Pro Talk; Peter B. Kaplan; Turn The Key

"I built my name and reputation on safety and doing things legally, with permission."

Location is everything, and Peter B. Kaplan built his career on getting to places others couldn't...or wouldn't. Although there are images taken from blimps, balloons, and helicopters, the majority of his photographs are taken from rooftops, scaffolds, antenna masts, and bridge towers and cables. The dizzying views are due to the fact that his cameras are mounted on customized poles that are extended out over the edge of whatever he's climbed.

How does he get to make the climbs and those photographs? "I know some of those guys, the ones who climb illegally," Peter says. "One of them asked me to go out with him and photograph. I said, `Stop right there. I do everything legally. I built my name and reputation on safety and doing things legally, with permission.'"

© Peter B. Kaplan 2007. All Rights Reserved. Courtesy Peter B. Kaplan Images, Inc.

Peter's photographs from the top of the north tower of the World Trade Center, taken in 1974 when construction was nearly completed, opened the door for him. "That was the right key," he says. At first he photographed from the roof; then he went higher. "I eventually got permission to photograph from the antenna. The workers would go up and down in what they called the gang box, which is raised and lowered by a crane. I was allowed to go up with them, and I spent 12 days photographing from the antenna. Once those pictures were published, I could go to city officials and building managers and bridge commissioners and tell them I was the one who did the antenna photographs from the World Trade Center, and they'd feel safe in giving me the permits." Sometimes those permits were a long time coming: it was a five-month process to get permission for the Chrysler Building. In addition to reputation and results, Peter's five million dollar liability policy was a factor.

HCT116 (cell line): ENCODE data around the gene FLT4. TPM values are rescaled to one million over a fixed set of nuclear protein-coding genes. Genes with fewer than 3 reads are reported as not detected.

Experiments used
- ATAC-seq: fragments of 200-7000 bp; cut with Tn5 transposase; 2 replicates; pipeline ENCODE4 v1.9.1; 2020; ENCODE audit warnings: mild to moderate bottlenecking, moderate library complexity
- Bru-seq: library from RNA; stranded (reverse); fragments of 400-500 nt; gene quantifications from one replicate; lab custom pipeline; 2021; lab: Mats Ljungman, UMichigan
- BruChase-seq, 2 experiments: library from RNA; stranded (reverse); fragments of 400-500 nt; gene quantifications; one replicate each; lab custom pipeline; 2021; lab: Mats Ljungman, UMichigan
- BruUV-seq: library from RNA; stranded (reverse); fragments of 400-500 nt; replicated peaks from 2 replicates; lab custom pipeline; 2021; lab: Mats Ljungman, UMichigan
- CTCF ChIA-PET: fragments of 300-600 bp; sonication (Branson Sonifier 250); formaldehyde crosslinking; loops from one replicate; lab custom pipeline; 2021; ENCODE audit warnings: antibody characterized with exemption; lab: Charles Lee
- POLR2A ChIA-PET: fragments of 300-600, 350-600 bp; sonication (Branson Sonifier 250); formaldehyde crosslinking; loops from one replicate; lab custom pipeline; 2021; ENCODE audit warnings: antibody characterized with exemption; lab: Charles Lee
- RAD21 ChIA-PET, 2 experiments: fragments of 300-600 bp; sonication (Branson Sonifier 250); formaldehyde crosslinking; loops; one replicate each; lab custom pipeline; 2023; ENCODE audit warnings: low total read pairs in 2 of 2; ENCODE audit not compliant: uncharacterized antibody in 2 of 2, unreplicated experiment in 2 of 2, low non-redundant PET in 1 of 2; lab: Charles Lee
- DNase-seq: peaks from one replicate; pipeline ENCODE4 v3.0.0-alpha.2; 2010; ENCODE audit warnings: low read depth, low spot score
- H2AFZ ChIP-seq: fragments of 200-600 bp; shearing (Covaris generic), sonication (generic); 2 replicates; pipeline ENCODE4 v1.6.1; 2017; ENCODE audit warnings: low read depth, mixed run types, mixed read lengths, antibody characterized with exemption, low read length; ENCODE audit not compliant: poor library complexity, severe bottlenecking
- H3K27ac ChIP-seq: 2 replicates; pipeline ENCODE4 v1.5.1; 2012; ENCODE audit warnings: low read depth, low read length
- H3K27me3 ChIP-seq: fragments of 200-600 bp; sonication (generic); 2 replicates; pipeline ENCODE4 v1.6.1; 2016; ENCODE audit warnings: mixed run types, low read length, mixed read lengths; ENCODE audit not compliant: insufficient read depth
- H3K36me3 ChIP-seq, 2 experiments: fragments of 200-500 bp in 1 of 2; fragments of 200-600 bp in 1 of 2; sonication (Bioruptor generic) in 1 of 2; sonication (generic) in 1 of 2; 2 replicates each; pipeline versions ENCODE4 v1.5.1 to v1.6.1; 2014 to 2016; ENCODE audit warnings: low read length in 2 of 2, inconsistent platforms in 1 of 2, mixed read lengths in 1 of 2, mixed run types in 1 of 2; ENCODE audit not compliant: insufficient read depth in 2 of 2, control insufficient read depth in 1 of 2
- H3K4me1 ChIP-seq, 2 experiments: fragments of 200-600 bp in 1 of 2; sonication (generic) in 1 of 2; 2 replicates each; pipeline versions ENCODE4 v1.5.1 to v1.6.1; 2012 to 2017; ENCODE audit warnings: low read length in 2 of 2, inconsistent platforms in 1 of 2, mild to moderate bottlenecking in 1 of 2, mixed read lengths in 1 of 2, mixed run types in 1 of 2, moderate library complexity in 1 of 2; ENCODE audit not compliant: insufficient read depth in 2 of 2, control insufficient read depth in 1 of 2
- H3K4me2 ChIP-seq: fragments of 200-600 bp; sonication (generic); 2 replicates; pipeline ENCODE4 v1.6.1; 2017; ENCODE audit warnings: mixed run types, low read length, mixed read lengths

Peter's photographed from the top of the Golden Gate Bridge, the Verrazano-Narrows Bridge, the St. Louis Arch, the Transamerica Building, the Empire State Building--literally from too many places to list. But there's one that's eluded him.
"The Eiffel Tower," Peter says. "In the mid-80s, when it was coming up to the hundredth anniversary, I wrote to the manager of the tower, the one man who could grant permission. I told him who I was, and what I'd done, especially my work photographing the Statue of Liberty. He wrote back: no. So then I spoke to a friend of mine who was married to a French senator, and she said she'd call Jacques Chirac, who was the mayor of Paris then. He was the godfather of her son. She spoke to him, I wrote to him, and he contacted the manager of the Eiffel Tower. The reply was, `I don't care who you know, the answer is still no.'

"A month or so later I got a call from the president of the Statue of Liberty/Ellis Island Foundation. He said, `Peter, I want to get some photos of the statue. The French government is giving me an award for the work I did on the statue foundation, and Francois Mitterrand is going to give me a medal.' I said, `Mitterrand? Can you do me a favor...?' He says, `Sure, I'll speak to Mitterrand for you.'

"Time passes and I get another letter from the manager of the Eiffel Tower: `I still don't care who you know, you can't have permission.' I'm sure he wondered who I was that I could get the mayor of Paris and the president of France to act on my behalf, but it didn't matter to him. He still turned me down."

The French, they are a tough key to turn.

Peter B. Kaplan is a Nikon "Legends Behind the Lens" featured photographer. The "Legends" archive can be found at Peter's website is